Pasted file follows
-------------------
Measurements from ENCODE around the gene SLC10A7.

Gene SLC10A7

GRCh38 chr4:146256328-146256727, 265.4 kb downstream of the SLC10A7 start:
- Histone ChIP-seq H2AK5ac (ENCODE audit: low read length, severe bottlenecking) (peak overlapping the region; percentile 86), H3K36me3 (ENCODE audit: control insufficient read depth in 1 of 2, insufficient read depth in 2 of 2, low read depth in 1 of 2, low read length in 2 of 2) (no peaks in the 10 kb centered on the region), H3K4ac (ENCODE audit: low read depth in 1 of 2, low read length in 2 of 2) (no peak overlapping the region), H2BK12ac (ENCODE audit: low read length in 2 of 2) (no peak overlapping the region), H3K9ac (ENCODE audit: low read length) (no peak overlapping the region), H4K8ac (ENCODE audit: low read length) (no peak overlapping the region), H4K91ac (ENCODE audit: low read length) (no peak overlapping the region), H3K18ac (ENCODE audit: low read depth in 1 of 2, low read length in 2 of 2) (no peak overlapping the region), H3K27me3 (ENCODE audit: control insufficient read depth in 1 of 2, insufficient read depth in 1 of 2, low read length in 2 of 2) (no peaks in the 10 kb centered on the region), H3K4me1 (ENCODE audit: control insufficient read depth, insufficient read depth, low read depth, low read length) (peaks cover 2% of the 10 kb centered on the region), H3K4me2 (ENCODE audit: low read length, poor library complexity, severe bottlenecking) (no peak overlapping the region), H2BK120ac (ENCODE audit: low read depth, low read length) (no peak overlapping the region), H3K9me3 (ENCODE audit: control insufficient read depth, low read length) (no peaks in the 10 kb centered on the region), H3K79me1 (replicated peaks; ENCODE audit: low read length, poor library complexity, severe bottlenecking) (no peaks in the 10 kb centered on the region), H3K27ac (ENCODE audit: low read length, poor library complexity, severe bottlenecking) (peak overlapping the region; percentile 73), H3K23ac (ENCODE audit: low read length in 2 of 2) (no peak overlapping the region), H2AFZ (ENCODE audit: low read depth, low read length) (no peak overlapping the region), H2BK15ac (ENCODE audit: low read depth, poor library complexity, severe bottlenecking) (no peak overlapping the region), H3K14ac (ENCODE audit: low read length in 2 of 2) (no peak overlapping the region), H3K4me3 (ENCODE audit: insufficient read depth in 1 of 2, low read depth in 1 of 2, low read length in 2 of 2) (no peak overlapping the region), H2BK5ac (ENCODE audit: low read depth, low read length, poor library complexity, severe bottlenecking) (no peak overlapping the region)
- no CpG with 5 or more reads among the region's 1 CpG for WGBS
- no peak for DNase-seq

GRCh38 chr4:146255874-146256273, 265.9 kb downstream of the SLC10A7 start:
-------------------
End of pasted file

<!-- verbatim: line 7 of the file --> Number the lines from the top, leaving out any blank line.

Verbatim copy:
GRCh38 chr4:146255874-146256273, 265.9 kb downstream of the SLC10A7 start: